A group of college football players will file a petition to form the first official players union in the history of collegiate sports, with the help of the National Collegiate Players Association.
President of the nonprofit group, Ramogi Huma, filed a petition in Chicago on behalf of the football players at Northwestern University. Huma also filed union cards signed by an undisclosed number of Northwestern players with the NLRB – the federal statutory body that recognizes groups that seek collective bargaining rights. “Athletes deserve an equal voice when it comes to their physical, academic and financial protections,” Huma said.
The NCAA has spend years involved in disputes over the rights of its athletes, the biggest of which is the lawsuit from current and former players that argues players should have control over the use of their names, images, and likenesses and share in the revenues they help create. That poses a major threat to the NCAA, because a loss would mean a rejiggering of its financial model to give players a cut of revenues.
The creation of a union among these college athletes would be a great step forward by requiring the classification of athletes as employees who had the right to organize, bargain, and earn compensation for their labor. Labor lawyers, advocates for paying players, and some college professors have argued that athletes should be considered employees. They argue that Division I football is basically a business and students are exploited as workers and should therefore be compensated for their labor.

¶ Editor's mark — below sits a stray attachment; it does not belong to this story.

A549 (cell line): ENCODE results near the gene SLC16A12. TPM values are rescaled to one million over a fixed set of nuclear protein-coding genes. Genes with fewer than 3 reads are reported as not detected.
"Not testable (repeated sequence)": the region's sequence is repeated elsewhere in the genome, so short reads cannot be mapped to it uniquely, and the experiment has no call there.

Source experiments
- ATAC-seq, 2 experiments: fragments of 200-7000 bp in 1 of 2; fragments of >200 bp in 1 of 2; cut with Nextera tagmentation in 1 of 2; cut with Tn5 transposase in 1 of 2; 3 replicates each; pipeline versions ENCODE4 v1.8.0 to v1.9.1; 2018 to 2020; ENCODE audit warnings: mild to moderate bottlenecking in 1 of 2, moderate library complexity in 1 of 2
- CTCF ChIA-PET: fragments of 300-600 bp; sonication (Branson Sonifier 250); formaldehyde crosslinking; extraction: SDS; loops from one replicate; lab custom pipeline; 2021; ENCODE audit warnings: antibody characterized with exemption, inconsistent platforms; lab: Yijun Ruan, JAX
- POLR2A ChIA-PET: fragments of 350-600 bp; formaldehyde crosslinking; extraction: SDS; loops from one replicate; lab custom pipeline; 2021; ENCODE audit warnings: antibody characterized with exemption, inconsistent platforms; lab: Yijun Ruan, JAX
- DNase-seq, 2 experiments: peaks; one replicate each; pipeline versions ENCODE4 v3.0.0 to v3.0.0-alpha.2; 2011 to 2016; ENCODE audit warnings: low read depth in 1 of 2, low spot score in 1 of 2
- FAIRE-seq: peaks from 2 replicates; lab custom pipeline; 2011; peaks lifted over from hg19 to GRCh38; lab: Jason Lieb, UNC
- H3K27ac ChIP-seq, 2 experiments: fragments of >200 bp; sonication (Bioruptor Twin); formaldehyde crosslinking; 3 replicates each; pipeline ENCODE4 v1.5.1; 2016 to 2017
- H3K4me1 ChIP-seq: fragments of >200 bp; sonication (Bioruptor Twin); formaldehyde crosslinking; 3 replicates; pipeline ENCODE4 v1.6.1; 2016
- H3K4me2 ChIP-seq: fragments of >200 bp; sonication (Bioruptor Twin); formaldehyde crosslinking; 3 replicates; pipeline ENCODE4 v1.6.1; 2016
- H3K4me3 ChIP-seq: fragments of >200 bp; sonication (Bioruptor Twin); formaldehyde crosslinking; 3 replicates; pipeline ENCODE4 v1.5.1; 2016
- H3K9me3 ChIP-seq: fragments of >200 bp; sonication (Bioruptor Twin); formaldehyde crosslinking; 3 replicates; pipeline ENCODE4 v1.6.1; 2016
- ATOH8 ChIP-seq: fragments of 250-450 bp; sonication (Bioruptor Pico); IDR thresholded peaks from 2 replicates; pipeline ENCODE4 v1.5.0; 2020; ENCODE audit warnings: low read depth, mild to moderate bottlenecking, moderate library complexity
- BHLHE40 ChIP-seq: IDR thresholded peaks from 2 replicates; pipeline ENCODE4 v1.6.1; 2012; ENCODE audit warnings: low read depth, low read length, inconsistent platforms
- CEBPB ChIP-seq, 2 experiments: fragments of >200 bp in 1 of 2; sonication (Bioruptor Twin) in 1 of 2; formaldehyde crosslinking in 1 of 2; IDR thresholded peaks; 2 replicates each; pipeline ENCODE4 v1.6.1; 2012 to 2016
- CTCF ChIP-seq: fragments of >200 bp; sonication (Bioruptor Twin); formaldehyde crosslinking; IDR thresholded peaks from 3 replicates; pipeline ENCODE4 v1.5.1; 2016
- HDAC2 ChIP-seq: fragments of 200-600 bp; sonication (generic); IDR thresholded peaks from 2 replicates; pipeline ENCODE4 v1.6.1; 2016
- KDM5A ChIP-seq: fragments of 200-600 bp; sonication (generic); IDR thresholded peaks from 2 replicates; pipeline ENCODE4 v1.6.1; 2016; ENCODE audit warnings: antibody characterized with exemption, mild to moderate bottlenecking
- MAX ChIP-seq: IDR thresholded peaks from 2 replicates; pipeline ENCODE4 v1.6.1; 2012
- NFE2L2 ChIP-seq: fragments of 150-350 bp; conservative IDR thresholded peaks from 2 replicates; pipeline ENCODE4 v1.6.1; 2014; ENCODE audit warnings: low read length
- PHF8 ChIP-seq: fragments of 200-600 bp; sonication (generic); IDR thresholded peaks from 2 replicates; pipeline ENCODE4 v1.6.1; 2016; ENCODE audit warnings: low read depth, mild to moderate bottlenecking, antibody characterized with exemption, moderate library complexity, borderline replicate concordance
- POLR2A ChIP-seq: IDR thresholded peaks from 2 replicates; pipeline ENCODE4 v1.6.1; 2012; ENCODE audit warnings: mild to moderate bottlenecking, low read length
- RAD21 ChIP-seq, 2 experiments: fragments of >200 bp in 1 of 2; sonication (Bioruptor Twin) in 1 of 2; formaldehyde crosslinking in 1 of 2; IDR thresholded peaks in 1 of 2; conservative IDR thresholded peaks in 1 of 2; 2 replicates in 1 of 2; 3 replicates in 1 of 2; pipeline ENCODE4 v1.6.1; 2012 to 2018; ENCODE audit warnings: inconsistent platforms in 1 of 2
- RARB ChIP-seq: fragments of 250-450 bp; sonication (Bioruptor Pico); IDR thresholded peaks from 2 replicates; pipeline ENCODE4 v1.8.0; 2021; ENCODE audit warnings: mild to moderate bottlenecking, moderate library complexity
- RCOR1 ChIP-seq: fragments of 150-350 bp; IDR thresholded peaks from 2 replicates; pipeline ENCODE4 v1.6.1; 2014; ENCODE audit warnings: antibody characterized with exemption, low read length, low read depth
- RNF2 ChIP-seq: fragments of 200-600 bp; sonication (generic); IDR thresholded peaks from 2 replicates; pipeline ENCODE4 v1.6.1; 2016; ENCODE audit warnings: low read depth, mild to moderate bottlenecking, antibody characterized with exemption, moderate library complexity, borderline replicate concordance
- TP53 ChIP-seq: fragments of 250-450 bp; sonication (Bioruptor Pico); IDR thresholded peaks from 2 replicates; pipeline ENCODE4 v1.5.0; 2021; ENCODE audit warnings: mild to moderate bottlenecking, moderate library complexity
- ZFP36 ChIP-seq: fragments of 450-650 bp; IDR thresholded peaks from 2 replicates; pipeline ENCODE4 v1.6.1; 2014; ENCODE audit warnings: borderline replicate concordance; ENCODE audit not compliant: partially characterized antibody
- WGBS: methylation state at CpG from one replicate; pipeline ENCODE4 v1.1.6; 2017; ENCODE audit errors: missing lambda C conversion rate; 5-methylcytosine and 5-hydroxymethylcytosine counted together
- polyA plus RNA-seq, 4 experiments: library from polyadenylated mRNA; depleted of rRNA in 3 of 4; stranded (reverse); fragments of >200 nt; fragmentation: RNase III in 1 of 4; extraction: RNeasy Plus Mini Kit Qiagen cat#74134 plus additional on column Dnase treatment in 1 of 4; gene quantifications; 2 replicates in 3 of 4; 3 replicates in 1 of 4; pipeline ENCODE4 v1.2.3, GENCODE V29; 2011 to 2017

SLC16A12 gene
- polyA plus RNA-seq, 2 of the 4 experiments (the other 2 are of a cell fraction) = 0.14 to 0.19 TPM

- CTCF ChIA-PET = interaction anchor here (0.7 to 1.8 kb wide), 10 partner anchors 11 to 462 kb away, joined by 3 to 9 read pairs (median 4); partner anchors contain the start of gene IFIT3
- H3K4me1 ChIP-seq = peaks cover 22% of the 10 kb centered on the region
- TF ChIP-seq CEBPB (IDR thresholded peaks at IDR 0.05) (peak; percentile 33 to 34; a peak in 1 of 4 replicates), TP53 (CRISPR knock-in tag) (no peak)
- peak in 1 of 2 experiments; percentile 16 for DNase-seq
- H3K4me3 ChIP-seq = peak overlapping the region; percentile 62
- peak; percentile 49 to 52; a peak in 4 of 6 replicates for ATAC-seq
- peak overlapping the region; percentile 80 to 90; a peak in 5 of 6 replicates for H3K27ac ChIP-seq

The Northwestern case will go before an NLRB with unsettled law on this issue. Unlike public schools, which are covered by state law, Northwestern and other private universities are covered by the National Labor Relations Act, and the NLRB hasn’t clearly determined how to approach these issues legally. A victory for Northwestern would cover other athletes at private universities, but not to those at public schools.
Read more on this article.